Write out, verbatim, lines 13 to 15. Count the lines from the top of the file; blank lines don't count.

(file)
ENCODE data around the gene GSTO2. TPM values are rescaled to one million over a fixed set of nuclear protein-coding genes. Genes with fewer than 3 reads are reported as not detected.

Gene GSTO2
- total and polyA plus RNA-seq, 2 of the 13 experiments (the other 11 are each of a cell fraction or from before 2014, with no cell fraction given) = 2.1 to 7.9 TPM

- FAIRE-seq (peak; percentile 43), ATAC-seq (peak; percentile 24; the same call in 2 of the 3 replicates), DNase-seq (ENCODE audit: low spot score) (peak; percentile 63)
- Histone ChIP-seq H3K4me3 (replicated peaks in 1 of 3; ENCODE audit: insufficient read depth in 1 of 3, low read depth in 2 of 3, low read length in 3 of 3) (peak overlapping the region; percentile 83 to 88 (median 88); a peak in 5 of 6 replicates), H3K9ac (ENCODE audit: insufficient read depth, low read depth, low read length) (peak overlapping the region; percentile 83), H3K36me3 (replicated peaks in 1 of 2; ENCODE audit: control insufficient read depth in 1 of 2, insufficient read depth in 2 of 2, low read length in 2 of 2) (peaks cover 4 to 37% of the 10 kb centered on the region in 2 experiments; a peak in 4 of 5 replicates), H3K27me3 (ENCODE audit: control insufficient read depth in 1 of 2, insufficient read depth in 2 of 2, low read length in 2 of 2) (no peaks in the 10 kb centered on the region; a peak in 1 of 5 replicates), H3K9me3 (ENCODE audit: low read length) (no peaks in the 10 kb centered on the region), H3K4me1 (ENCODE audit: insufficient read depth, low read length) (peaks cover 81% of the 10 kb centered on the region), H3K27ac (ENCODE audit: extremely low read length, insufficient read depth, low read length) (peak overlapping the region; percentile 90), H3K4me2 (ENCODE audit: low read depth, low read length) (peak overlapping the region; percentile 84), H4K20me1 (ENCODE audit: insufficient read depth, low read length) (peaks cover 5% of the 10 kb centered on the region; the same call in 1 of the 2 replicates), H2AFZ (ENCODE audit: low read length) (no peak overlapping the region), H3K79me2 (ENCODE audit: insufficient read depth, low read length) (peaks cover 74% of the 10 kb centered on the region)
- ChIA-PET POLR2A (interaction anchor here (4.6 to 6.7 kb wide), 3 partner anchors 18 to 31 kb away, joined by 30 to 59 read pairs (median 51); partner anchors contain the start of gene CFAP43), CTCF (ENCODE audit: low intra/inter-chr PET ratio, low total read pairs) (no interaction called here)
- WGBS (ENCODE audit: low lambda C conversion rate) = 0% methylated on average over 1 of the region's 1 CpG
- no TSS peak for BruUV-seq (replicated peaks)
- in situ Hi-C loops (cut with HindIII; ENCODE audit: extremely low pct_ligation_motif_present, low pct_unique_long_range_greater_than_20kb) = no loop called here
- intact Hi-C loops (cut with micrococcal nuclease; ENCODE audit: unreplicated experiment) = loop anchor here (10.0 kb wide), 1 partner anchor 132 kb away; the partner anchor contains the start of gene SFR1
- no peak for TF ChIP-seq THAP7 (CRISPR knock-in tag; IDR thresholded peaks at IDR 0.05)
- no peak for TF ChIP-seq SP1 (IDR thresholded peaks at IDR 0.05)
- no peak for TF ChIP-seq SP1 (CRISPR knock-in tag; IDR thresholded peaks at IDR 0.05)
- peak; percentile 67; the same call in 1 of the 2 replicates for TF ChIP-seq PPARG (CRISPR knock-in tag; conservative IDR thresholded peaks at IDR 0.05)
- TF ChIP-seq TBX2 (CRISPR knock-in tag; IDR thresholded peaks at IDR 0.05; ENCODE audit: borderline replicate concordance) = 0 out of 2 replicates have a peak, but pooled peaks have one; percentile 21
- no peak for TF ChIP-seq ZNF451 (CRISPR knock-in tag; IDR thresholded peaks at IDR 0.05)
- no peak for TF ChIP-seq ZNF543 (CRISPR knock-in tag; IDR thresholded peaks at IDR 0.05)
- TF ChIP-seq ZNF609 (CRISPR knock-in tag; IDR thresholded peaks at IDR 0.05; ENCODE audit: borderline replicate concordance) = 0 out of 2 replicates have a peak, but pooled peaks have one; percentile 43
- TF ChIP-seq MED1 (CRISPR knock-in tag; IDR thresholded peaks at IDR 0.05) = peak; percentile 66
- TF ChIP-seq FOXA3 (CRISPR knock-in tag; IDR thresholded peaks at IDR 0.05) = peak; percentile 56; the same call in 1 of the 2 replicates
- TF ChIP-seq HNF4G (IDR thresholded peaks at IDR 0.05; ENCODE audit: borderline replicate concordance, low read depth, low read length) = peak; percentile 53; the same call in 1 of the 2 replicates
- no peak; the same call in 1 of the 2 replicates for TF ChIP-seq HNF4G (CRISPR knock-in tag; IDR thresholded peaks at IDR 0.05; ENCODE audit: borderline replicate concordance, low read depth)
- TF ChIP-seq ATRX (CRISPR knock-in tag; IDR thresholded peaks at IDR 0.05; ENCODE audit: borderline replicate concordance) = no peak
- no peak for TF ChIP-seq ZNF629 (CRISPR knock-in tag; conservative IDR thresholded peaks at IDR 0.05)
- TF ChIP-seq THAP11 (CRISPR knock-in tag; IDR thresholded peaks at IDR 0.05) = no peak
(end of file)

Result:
- no peak for TF ChIP-seq SP1 (CRISPR knock-in tag; IDR thresholded peaks at IDR 0.05)
- peak; percentile 67; the same call in 1 of the 2 replicates for TF ChIP-seq PPARG (CRISPR knock-in tag; conservative IDR thresholded peaks at IDR 0.05)
- TF ChIP-seq TBX2 (CRISPR knock-in tag; IDR thresholded peaks at IDR 0.05; ENCODE audit: borderline replicate concordance) = 0 out of 2 replicates have a peak, but pooled peaks have one; percentile 21